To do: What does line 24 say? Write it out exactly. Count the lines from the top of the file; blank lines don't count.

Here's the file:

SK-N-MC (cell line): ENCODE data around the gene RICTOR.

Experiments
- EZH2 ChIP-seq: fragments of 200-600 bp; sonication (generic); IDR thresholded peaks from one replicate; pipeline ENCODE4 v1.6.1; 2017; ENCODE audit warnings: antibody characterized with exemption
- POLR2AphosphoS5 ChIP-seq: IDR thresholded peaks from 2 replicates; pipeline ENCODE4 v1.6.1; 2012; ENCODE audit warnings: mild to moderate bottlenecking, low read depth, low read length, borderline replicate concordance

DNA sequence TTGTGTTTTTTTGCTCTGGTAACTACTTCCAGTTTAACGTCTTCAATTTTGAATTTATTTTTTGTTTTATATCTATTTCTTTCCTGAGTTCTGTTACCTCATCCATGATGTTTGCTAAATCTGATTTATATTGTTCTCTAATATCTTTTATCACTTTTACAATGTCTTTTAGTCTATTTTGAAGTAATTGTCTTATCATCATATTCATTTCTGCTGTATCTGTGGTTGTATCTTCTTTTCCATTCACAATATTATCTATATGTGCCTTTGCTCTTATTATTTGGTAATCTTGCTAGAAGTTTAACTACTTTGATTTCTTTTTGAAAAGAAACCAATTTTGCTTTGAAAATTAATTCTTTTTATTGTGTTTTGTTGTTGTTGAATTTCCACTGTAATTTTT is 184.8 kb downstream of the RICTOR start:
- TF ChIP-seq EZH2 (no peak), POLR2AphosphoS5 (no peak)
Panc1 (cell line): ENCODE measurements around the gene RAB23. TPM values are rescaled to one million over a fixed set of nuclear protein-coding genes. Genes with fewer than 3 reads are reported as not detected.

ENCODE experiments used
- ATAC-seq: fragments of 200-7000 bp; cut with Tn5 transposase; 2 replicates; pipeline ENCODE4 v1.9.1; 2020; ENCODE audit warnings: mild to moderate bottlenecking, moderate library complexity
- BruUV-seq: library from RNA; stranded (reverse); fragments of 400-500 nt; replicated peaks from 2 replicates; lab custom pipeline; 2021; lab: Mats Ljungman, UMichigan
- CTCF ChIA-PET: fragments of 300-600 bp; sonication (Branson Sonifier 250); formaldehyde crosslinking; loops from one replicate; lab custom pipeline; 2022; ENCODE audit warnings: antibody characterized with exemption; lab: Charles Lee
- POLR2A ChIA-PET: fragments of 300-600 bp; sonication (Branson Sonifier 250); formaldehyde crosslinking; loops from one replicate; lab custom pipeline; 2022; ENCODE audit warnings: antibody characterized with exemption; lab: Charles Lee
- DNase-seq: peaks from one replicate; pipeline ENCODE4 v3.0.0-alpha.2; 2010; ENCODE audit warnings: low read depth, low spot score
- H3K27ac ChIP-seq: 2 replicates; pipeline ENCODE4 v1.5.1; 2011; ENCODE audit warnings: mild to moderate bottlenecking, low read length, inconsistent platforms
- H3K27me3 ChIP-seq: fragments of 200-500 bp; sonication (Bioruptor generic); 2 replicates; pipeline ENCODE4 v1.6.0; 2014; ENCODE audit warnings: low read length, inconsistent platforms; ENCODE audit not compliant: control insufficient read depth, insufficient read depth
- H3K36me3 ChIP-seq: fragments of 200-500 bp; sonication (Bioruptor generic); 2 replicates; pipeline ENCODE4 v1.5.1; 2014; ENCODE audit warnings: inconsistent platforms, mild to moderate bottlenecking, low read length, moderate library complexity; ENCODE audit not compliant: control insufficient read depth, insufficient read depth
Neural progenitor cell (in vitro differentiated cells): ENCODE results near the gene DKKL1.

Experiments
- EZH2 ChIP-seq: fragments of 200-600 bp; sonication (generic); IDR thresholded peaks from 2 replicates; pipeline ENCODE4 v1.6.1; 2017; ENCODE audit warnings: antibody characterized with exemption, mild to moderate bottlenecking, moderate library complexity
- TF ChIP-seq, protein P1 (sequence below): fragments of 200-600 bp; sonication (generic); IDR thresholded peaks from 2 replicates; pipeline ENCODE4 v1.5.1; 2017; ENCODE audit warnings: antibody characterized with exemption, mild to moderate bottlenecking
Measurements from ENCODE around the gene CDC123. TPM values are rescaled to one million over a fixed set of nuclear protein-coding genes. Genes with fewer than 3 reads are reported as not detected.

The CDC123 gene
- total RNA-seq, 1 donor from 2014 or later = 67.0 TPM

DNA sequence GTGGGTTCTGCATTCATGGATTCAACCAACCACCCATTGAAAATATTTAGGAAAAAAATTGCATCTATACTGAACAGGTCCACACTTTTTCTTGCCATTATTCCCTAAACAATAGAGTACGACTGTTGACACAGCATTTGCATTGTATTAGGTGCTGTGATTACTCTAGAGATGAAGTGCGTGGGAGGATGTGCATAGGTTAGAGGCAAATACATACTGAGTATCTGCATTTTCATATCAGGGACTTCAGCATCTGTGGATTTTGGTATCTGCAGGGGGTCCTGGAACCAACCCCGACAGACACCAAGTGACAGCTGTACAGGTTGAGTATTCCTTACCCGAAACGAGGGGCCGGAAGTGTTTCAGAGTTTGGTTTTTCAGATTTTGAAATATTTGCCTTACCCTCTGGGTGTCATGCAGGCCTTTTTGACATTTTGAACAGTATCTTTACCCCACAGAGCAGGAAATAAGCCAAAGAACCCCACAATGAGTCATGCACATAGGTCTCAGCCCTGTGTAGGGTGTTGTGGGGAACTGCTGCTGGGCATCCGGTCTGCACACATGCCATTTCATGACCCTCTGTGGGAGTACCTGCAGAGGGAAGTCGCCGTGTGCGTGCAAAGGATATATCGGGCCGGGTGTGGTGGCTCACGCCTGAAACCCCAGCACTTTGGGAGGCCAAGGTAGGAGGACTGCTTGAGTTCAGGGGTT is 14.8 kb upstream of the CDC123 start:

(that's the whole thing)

DNA sequence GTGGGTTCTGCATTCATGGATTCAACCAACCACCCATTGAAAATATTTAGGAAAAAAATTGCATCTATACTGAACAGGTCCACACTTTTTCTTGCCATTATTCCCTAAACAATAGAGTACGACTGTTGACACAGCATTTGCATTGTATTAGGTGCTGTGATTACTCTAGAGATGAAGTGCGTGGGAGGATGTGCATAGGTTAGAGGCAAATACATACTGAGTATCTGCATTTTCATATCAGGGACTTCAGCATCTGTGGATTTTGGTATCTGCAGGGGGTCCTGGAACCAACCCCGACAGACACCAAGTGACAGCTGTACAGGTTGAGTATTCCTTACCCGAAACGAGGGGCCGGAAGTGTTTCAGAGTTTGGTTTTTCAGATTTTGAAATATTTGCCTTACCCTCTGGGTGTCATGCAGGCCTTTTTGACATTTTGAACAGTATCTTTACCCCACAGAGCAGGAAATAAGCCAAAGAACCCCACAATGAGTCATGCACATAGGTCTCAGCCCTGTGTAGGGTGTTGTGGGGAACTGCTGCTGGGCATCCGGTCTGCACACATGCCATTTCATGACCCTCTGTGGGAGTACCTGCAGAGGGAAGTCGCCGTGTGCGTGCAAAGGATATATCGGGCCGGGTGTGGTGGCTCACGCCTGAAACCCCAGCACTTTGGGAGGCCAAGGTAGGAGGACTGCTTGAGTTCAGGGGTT is 14.8 kb upstream of the CDC123 start: